Because in the moment in which he was blinded, when a light shone down from heaven and struck him blind, he had seen something. There was this amazing confluence and juxtaposition of darkness, blindness, and light all at the same time. He saw something. Or better said, he saw someone. And the someone spoke to him and called him by name:

“Saul, Saul, why are you persecuting me?”

He said, “Who are you, sir?”

“I am Jesus, whom you are persecuting.”

And in the darkness of that room in Damascus of Syria, he brooded and pondered, but not hopelessly. He had never experienced such darkness in all of his life, but now he knew something that was shocking to him. The political and religious gossip that he had wanted to talk about had to do with the long awaited hope of his nation, how one day they could liberate themselves from the Romans and have God himself come in their midst, and Messiah the King would be brought forth. That glorious day in one sense had begun to happen, and it happened to him on the road to Damascus.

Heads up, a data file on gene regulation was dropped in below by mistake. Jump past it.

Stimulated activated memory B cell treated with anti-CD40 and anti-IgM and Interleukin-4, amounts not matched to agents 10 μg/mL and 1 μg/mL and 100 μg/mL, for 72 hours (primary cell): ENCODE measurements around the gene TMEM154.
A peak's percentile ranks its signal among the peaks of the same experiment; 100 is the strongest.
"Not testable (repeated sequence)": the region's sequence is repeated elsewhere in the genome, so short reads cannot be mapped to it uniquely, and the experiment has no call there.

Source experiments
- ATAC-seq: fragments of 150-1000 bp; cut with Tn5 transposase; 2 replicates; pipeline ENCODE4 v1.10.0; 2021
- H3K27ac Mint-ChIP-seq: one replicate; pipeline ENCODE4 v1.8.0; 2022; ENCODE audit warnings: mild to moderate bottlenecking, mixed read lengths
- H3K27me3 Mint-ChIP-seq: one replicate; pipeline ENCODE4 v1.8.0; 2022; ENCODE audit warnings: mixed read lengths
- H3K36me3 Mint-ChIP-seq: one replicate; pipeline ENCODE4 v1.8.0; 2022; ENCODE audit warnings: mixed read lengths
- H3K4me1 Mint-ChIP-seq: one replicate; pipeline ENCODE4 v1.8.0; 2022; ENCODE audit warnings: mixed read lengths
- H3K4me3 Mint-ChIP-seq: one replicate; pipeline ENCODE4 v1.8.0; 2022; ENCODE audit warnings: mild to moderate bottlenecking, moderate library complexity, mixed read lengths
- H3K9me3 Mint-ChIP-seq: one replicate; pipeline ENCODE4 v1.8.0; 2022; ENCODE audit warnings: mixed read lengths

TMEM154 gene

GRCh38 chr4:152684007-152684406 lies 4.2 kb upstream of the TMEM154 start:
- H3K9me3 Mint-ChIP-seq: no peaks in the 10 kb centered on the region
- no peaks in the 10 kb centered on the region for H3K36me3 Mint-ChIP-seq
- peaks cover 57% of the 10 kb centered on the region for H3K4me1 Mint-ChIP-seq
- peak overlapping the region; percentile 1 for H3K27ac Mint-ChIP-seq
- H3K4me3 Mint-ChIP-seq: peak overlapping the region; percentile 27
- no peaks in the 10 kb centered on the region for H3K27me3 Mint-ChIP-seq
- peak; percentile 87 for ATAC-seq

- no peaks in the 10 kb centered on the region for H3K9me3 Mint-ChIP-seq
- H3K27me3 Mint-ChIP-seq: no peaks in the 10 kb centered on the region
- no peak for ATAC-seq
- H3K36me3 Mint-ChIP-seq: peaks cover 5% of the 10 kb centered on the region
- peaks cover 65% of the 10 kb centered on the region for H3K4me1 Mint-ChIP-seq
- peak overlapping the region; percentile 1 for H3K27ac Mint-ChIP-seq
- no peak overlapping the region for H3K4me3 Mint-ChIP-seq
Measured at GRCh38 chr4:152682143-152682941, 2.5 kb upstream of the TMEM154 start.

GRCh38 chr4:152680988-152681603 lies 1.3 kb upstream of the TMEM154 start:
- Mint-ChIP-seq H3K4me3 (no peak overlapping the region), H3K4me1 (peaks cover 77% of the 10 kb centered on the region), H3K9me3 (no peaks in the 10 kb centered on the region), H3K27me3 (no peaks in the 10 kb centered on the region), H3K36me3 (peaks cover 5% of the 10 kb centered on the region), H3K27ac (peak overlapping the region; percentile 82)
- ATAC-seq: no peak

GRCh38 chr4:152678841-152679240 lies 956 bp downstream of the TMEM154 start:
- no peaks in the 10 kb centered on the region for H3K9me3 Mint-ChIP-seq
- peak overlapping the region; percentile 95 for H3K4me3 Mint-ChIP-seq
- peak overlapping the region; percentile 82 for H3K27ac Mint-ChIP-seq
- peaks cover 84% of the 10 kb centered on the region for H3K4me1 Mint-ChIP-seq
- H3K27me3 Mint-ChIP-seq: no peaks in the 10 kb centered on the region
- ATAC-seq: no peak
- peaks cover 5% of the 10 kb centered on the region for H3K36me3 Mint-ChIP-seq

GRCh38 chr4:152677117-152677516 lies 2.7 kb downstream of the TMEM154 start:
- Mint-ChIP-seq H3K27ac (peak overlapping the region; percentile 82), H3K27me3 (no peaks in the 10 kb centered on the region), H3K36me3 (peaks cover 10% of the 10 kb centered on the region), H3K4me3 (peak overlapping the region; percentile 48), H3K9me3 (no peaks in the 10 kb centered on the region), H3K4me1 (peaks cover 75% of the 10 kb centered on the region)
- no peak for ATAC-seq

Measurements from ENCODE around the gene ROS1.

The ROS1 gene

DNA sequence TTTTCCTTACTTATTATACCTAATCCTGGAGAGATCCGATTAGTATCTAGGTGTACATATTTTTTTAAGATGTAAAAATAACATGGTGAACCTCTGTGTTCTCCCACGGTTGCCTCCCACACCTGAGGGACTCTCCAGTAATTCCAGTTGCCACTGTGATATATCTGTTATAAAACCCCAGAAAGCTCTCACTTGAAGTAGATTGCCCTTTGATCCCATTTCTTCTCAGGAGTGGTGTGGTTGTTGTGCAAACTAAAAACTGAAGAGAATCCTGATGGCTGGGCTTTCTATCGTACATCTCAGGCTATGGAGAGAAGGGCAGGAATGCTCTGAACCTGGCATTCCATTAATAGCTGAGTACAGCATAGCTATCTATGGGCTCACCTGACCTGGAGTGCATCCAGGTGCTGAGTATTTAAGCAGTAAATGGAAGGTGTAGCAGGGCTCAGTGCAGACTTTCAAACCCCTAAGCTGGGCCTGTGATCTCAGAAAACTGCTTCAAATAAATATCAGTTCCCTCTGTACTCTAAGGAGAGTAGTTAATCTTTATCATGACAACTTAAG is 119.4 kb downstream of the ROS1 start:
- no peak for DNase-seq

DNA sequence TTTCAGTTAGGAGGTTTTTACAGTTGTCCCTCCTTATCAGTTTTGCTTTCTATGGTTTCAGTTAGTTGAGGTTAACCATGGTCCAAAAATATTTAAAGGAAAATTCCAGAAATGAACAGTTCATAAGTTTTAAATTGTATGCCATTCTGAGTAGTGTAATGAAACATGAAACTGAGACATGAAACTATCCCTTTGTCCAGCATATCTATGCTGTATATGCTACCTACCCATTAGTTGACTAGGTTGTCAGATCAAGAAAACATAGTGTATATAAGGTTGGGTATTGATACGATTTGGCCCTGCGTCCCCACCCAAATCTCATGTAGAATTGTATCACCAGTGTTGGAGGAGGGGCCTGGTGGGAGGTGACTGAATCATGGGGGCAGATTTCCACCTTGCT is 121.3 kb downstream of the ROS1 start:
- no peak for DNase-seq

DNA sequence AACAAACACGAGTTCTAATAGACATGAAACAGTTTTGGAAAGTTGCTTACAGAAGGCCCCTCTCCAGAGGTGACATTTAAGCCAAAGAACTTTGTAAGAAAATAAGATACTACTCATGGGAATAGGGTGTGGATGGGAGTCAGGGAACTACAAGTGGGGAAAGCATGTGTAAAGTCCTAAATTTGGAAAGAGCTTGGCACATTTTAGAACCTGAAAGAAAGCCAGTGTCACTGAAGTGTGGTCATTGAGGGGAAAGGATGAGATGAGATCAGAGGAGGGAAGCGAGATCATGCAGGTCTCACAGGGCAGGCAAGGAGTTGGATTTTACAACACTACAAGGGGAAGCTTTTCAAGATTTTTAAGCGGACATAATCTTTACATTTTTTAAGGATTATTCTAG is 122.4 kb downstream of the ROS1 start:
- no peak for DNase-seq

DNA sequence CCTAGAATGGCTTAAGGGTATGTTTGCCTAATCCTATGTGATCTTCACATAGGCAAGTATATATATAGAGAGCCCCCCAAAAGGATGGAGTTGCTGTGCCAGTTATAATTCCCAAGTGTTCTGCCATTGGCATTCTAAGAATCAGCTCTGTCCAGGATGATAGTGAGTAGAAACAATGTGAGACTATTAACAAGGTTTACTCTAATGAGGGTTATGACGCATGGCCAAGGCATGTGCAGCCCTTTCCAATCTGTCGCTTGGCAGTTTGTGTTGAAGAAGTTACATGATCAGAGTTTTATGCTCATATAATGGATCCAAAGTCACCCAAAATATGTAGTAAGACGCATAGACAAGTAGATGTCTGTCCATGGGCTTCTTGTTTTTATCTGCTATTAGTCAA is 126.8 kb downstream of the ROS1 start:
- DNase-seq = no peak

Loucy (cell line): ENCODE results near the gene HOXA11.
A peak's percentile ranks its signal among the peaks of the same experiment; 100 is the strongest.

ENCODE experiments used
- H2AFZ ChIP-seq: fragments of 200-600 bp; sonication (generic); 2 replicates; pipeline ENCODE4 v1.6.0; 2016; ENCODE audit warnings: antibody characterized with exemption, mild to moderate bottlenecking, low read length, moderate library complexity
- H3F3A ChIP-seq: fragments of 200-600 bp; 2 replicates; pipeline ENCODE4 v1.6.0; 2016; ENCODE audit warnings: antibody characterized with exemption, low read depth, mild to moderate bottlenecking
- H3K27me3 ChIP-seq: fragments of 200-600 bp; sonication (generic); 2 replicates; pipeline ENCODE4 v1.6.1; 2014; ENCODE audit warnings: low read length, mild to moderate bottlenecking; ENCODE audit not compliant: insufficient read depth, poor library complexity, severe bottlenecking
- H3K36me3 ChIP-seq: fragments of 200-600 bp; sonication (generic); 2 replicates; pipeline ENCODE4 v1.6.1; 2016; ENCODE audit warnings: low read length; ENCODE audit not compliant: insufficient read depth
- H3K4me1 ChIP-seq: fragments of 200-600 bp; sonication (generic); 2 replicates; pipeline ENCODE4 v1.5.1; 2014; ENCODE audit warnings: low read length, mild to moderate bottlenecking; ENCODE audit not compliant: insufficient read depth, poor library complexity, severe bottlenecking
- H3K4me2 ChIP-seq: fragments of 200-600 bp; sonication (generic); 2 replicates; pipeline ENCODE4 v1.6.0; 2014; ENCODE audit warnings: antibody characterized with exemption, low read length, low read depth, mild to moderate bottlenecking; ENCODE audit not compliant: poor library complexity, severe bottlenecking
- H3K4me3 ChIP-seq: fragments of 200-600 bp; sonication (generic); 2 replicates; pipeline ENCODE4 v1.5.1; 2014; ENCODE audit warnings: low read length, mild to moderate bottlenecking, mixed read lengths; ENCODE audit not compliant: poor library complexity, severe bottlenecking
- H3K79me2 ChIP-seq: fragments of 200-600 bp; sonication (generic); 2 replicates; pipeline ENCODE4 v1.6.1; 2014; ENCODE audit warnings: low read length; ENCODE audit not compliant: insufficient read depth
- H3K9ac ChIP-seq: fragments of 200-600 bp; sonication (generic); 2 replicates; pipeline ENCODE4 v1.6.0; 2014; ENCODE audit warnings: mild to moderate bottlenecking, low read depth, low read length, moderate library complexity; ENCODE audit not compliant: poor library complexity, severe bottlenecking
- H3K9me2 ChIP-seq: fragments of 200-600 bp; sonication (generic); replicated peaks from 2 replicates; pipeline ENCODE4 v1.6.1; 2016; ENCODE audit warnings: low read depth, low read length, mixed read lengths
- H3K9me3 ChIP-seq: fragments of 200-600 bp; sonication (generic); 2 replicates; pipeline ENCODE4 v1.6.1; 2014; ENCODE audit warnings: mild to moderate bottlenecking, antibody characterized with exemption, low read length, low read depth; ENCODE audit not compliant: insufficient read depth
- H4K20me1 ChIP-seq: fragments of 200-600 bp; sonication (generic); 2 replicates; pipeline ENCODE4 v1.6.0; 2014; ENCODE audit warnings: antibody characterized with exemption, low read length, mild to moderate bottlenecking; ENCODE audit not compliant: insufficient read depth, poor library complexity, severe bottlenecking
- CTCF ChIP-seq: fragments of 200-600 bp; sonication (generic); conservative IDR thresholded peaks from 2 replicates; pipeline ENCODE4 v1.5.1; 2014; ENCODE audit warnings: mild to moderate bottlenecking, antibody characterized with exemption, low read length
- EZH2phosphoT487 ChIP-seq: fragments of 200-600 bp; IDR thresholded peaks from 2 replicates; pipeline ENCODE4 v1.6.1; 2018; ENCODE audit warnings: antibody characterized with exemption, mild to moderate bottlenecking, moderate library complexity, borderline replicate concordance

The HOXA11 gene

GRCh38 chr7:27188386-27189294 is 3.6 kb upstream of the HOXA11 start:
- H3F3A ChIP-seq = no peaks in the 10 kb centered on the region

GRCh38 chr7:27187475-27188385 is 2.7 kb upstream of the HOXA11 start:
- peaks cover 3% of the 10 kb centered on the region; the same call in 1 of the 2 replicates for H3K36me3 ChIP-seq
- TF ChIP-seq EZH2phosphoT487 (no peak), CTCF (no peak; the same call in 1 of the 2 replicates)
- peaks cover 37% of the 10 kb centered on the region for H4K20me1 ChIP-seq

He had seen the Messiah, and the Messiah was none other than that strange teacher – warlock perhaps – the miracle-working Jesus who had been crucified. But now beyond any and all doubt, Saul had seen him, and what the earliest Christians had said about this Jesus was true. He was alive. He was the Messiah. The everlasting Son of God had appeared to him, and in that deep darkness, in blindness, in what should have been a moment of despair, he had an overwhelming hope.

Paul’s Lasting Hope

By the third day of doing the only thing he knew to do, which was pray, he had another vision. He could see a man coming down the street called Straight. The man’s name was Ananias. Saul could see that Ananias was on his way, and he knew Ananias was going to put his hands on him and pray for him. Fish scales were going to fall from his eyes, and he would see again. It happened just like that.

This once blind man, Saul, who also had a Roman name, Paul, became the greatest exponent, pastor, missionary, and theologian of all the earliest centuries of the Christian church. His letters were so precious, insightful, and dramatically interpretive of all that had been changed and transformed that they were preserved, read, and used in worship. Soon they were regarded as scripture on a par with the books of Moses, Psalms of David, and the histories of Joshua and the former and latter prophets.